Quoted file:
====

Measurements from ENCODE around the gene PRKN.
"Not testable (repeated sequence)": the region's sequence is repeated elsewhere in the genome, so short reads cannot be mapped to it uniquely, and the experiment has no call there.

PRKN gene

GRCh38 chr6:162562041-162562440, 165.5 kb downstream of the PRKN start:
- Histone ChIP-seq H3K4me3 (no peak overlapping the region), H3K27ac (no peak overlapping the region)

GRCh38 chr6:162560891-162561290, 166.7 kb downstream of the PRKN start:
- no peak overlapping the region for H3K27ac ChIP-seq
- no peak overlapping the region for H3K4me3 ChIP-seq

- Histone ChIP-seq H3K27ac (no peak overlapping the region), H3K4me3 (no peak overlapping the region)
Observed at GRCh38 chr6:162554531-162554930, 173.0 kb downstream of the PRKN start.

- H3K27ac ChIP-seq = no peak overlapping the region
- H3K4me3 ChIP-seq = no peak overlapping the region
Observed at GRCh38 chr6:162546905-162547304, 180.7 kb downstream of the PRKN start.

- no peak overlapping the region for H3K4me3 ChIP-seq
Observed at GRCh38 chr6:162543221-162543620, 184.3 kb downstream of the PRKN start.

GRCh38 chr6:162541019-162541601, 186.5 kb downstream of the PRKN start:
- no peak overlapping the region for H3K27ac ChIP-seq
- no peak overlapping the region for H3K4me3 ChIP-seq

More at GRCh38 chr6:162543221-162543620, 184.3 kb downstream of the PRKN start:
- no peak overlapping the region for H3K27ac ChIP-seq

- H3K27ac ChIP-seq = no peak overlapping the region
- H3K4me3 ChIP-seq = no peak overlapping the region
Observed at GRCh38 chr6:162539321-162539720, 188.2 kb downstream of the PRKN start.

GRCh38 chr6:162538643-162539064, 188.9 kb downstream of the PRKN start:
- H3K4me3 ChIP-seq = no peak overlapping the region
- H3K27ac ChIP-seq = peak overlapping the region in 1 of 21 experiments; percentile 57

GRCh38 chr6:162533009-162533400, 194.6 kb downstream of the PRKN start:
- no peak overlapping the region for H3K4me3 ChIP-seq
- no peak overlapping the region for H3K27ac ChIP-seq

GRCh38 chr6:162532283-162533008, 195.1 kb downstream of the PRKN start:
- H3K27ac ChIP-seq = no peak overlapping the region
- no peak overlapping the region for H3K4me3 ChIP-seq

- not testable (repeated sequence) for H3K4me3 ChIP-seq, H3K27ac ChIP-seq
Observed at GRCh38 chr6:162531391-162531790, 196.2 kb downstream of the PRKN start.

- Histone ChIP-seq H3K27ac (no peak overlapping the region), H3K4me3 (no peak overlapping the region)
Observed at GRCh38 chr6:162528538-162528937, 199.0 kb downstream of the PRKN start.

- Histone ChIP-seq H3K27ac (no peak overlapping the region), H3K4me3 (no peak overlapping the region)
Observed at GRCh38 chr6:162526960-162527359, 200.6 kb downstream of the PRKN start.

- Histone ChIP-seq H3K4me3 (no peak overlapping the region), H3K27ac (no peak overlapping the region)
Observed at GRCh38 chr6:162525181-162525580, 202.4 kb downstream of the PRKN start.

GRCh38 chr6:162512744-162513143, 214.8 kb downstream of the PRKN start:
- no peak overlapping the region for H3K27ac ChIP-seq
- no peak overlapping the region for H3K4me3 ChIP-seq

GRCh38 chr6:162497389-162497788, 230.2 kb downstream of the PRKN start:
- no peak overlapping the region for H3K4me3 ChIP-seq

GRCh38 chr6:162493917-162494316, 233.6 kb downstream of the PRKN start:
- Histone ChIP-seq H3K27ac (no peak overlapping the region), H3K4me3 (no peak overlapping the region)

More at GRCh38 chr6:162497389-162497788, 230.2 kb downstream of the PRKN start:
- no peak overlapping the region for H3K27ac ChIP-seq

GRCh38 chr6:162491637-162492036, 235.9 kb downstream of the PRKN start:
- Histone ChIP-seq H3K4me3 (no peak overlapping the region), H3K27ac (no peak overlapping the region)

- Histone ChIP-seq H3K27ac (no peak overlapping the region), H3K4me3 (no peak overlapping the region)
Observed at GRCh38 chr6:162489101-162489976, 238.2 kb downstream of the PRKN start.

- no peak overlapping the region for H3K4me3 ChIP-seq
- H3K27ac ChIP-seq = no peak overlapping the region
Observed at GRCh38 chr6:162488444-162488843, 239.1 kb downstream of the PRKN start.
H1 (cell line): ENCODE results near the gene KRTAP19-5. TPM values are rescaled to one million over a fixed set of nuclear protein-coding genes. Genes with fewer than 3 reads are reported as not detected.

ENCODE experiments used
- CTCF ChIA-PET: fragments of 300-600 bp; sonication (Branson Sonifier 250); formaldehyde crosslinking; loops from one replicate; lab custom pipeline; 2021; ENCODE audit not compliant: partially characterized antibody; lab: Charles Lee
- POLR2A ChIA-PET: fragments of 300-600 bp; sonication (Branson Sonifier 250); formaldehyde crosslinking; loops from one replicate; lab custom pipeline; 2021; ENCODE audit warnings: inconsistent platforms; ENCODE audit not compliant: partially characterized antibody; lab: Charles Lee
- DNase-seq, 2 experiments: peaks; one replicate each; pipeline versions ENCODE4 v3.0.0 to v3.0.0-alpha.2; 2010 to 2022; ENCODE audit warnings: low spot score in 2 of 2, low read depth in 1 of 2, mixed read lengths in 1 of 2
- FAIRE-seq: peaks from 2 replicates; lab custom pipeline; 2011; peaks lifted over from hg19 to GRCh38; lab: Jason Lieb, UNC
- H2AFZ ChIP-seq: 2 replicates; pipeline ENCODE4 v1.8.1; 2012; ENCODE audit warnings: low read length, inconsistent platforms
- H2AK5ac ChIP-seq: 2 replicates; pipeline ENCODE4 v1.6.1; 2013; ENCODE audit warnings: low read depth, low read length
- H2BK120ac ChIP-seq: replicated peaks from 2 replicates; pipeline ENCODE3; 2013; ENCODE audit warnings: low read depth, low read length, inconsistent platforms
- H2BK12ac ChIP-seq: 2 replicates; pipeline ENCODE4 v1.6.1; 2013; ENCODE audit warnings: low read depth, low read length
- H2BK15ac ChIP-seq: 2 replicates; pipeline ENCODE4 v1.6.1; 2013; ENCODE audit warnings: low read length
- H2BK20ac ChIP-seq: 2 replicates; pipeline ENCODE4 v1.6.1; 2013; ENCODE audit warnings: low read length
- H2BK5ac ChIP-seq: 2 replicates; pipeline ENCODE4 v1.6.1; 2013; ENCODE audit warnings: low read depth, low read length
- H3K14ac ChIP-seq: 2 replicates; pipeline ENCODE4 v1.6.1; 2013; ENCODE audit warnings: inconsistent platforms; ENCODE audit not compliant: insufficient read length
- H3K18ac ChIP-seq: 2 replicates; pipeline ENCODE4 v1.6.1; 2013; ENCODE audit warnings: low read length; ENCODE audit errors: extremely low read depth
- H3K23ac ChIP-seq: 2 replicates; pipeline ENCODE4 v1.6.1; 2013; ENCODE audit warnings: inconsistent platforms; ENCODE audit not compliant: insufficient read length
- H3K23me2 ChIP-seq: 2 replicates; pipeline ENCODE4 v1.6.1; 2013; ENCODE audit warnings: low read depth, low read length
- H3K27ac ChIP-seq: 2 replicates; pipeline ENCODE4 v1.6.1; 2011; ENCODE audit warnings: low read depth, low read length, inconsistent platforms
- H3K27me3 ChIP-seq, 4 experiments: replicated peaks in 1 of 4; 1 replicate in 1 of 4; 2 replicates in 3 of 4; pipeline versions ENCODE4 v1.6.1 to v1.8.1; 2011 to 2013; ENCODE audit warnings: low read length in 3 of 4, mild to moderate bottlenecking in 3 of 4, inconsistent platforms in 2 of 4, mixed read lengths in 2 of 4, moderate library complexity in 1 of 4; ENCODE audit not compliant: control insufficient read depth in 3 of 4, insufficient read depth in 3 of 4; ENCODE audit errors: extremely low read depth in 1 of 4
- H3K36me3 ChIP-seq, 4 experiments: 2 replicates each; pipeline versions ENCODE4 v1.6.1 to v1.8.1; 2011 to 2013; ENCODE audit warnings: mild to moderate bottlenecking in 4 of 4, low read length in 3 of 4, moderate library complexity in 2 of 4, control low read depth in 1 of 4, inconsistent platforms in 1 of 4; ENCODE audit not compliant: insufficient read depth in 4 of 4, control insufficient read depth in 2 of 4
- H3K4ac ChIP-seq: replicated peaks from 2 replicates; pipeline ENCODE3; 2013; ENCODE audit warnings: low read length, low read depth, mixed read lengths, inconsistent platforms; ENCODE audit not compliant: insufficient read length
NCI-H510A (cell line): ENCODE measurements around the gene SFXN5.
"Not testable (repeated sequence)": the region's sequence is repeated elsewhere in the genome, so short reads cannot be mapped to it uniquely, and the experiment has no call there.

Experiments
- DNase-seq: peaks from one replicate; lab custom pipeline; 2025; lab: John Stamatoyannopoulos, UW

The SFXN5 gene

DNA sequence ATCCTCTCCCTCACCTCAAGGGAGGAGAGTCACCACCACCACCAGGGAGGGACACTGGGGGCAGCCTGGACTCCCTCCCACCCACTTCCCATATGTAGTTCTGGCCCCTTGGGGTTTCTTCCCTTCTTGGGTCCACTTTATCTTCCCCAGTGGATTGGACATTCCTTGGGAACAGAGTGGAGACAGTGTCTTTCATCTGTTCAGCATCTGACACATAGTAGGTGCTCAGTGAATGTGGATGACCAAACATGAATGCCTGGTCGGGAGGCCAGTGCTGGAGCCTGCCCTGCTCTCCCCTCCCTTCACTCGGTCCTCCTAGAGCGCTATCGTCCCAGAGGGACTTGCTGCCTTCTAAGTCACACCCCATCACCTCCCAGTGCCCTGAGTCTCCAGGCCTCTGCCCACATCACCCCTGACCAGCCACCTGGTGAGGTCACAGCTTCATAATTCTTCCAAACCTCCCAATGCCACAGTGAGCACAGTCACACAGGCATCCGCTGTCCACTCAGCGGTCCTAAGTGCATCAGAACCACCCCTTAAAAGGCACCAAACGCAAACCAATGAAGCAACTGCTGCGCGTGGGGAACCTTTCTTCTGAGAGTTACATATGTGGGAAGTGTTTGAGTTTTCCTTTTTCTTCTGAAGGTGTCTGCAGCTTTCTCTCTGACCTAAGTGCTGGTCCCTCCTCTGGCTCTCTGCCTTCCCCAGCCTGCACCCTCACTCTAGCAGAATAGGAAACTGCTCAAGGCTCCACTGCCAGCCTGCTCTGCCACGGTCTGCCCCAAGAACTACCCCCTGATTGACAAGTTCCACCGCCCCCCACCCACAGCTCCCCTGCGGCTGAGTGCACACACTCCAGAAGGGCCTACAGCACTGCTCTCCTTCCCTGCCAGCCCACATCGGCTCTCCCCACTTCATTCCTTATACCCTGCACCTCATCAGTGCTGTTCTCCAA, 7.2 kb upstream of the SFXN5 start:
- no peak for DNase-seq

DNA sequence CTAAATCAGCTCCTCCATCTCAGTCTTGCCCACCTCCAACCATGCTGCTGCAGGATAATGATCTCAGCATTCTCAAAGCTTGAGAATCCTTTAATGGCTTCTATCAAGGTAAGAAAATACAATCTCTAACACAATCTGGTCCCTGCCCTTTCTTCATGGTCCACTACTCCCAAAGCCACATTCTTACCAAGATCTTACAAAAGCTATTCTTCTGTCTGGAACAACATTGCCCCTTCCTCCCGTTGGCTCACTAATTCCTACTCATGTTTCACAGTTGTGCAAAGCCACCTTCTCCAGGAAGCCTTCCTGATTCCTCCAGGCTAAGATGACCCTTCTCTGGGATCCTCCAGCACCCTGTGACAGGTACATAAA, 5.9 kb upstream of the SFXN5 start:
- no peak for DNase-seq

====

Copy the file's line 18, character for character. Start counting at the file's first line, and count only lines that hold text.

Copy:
- no peak overlapping the region for H3K4me3 ChIP-seq